06 Jul 2017 | 08.19 am
Interview: Ian Nunoo, Javelin
‘Programmatic advertising purchases will continue to grow’
06 Jul 2017 | 08.19 am
Advertising agency Javelin is a full service agency in terms of planning, buying, creating and executing for all media, with digital now foregrounding the mix, says Head of Digital Ian Nunoo
Javelin is a full service advertising agency. How has the company evolved in recent years to meet the demands of clients for digital advertising services?
Javelin has been steadily evolving for 30 years, from one room above a sweet shop to three floors of converted warehouse, and from a single phone to every kind of technology. Along the way we established Ireland’s first direct marketing specialist, and we have always been full service in the fullest sense of that description, planning, buying, creating and executing for all media, and none. As digital became central to everything our clients need to accomplish, we added the necessary skills, as we have done at every stage, as need or opportunity presented themselves.
We transitioned Toyota from The Best Built Cars in The World to Built for a Better World, both propositions originated by Javelin. We sent out a virtual chameleon to drum up digital business for BT. We once sent out whips in the post to sell seats at a racecourse. And we will offer whatever is next, too.
The convergence between digital and traditional has merged so much that there are no more lines. The multi-disciplinary approach to our clients advertising in general means we are often asked the “can you do” question, and by the nature of the agency we are more usually than not able to say yes. Digital is an area that is undoubtedly growing, and we expect the same amount of growth within the agency. We’re winning business because of our innovative and results focused approach to digital advertising, and have the scale to be quite agile to cope with the varying demands that come our way from digital. We have our fundamentals in place, good targeting, good buying, and great content to ensure both success of the agency and our clients as well.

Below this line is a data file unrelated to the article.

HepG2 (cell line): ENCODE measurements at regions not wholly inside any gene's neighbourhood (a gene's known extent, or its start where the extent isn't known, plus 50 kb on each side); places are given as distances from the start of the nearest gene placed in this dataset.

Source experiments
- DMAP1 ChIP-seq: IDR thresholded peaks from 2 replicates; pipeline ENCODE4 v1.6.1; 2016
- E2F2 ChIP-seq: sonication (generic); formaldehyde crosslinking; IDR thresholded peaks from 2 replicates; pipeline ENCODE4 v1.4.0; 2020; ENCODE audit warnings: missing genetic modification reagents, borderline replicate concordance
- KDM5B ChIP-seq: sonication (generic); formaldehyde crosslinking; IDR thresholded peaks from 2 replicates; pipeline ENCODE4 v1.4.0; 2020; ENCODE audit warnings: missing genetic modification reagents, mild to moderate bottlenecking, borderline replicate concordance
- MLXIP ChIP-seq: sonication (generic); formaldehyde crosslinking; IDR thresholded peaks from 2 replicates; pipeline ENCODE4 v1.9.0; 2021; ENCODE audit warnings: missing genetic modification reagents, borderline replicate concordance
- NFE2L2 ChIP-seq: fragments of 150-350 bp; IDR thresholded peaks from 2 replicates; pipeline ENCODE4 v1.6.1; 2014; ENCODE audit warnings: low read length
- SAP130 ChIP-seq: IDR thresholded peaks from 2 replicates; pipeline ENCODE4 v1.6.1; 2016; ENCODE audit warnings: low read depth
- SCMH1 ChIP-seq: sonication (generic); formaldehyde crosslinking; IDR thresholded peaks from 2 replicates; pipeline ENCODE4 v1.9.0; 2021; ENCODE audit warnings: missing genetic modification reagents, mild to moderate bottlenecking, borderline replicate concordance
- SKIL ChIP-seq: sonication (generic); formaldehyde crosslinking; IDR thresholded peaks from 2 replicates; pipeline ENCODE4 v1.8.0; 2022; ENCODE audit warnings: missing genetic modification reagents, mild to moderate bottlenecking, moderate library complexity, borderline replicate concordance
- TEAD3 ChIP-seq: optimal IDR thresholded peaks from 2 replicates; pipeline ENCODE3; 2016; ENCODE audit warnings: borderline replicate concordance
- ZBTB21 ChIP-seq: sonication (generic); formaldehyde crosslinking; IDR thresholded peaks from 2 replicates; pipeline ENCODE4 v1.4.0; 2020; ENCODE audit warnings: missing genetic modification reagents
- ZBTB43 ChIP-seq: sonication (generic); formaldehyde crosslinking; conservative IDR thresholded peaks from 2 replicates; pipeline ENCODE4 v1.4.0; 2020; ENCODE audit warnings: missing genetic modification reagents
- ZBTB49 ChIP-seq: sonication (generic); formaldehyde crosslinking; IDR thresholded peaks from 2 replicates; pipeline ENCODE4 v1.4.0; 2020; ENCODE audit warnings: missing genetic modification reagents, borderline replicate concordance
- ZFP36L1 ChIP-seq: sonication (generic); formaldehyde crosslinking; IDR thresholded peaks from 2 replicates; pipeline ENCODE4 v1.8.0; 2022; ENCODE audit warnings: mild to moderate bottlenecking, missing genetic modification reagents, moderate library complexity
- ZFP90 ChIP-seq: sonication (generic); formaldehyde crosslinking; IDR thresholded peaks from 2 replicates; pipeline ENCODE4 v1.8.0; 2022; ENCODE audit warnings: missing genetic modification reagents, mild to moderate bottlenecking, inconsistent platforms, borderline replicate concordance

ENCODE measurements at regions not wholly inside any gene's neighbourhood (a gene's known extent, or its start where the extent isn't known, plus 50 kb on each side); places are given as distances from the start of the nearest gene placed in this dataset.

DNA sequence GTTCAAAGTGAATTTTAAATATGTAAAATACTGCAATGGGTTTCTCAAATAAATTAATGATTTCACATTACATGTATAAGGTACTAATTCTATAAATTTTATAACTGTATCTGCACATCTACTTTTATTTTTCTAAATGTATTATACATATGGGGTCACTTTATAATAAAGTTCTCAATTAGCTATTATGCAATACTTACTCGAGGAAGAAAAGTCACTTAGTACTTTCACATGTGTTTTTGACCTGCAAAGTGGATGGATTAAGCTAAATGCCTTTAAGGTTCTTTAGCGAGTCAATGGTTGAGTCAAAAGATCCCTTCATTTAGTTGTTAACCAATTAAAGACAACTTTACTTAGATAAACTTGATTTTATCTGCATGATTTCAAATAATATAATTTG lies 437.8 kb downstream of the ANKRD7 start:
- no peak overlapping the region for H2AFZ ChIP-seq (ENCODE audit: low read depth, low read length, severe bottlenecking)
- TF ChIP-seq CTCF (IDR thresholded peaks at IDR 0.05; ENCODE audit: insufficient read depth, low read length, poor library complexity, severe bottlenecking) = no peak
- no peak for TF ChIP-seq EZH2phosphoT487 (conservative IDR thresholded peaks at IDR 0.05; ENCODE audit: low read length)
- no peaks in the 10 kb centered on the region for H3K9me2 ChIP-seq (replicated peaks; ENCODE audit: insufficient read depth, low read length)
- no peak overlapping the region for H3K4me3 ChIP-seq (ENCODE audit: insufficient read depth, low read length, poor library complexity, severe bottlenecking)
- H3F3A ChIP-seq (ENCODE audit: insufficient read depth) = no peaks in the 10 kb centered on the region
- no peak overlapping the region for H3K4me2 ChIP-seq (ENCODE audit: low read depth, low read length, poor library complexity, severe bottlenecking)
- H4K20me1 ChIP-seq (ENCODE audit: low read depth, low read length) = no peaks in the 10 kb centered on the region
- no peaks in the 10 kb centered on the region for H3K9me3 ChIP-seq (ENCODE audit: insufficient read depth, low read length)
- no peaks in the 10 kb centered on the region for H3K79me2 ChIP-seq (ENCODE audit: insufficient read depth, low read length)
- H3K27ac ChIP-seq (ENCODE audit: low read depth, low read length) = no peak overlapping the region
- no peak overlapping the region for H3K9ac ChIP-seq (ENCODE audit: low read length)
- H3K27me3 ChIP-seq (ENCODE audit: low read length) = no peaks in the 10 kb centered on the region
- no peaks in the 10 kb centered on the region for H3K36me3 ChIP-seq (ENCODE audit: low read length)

In the past year, is there much evidence that online/digital marketing has moved up the communications planning agenda with large brands?
In our opinion, there was no way that it could not! It affects our lives on day-to-day basis, and digital advertising has come a long way since the days when Google search was the only option. Digital as a channel is perfect for brands on a number of levels:
• Gives you a platform to have something interesting to say
• Create reasons for people to talk about you
• Develop trust and make the brand even more meaningful.
Digital has gone from being only perceived as a call-to-action based, direct response vehicle, into something that is so much more comprehensive and valued for both brands and audiences mainly because of the experiences we can create. The digital after thought, when briefs came in from clients and having to remind them that digital should be in the mix, has changed into digital forefront and being specifically covered in briefs for us to explore, which is great!
The cost effective, and dynamic format of digital has meant that any client we have had that dips their toe into digital, have generally come back for more. It’s not just a pretty ad any more – it’s business driving, business with more valuable insight.
Javelin creates other types of advertising from TV to radio, direct mail and print. As regards the digital advertising, what’s the benefit for the client when it’s under the same roof as the other ad activity?
Javelin’s capabilities have grown in line with the market, we were a direct, media and advertising company from inception and so there is a culture of learning and interaction across disciples. As we began to offer an increasing number of digital services this in-grained collaborative approach allowed us to better tell our clients stories and plan the media and message to have the best result at each moment of consumer journey.